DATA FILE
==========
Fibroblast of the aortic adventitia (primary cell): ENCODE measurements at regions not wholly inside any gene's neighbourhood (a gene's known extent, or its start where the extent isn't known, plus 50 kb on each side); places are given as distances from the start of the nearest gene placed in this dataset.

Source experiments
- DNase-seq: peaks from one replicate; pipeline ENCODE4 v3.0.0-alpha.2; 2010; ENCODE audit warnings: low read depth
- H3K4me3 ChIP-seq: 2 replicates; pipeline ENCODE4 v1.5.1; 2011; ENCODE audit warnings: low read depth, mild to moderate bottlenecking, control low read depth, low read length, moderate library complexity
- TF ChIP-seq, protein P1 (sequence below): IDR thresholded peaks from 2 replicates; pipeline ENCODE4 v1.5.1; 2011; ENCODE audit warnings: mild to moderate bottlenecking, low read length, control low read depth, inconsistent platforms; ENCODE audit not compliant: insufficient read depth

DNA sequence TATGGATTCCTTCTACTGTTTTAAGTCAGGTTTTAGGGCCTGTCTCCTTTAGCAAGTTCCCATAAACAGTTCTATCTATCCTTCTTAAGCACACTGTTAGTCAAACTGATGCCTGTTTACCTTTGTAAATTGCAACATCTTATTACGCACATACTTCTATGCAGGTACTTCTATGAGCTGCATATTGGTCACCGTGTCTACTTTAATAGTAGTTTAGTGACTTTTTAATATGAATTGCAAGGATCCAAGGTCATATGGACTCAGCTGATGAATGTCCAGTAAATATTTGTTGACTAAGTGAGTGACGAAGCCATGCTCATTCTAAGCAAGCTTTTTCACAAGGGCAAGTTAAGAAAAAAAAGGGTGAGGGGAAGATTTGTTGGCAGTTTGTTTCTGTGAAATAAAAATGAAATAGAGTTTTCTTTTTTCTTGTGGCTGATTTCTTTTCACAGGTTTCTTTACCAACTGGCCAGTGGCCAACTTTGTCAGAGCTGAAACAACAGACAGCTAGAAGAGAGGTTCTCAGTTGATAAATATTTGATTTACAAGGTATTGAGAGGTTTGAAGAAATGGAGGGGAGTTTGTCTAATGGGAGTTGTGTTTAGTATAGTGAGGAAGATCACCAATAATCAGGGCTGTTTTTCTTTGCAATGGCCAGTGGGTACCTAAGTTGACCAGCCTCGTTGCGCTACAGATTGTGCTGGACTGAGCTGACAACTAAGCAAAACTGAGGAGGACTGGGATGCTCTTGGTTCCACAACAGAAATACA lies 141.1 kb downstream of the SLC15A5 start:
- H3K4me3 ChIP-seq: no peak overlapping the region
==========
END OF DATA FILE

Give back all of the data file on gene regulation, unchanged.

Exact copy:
Fibroblast of the aortic adventitia (primary cell): ENCODE measurements at regions not wholly inside any gene's neighbourhood (a gene's known extent, or its start where the extent isn't known, plus 50 kb on each side); places are given as distances from the start of the nearest gene placed in this dataset.

Source experiments
- DNase-seq: peaks from one replicate; pipeline ENCODE4 v3.0.0-alpha.2; 2010; ENCODE audit warnings: low read depth
- H3K4me3 ChIP-seq: 2 replicates; pipeline ENCODE4 v1.5.1; 2011; ENCODE audit warnings: low read depth, mild to moderate bottlenecking, control low read depth, low read length, moderate library complexity
- TF ChIP-seq, protein P1 (sequence below): IDR thresholded peaks from 2 replicates; pipeline ENCODE4 v1.5.1; 2011; ENCODE audit warnings: mild to moderate bottlenecking, low read length, control low read depth, inconsistent platforms; ENCODE audit not compliant: insufficient read depth

DNA sequence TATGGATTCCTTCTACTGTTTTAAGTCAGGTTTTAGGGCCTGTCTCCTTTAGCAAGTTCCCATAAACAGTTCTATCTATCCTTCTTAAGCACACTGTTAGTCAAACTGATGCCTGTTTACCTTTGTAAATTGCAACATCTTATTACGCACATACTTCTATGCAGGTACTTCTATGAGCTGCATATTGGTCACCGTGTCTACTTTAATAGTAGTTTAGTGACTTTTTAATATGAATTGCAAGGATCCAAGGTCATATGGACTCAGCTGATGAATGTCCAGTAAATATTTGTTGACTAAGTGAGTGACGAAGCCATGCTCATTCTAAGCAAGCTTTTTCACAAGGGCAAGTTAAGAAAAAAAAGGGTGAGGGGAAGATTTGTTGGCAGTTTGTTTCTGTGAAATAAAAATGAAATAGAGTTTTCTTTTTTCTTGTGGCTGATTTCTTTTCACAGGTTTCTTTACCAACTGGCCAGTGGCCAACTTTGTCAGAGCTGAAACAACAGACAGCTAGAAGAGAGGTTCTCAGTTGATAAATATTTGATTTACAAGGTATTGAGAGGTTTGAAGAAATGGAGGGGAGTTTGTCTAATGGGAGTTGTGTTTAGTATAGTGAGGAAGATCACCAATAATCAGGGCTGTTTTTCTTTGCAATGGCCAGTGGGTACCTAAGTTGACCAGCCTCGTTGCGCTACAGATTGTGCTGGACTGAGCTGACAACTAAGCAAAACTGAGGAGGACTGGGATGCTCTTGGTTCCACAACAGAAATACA lies 141.1 kb downstream of the SLC15A5 start:
- H3K4me3 ChIP-seq: no peak overlapping the region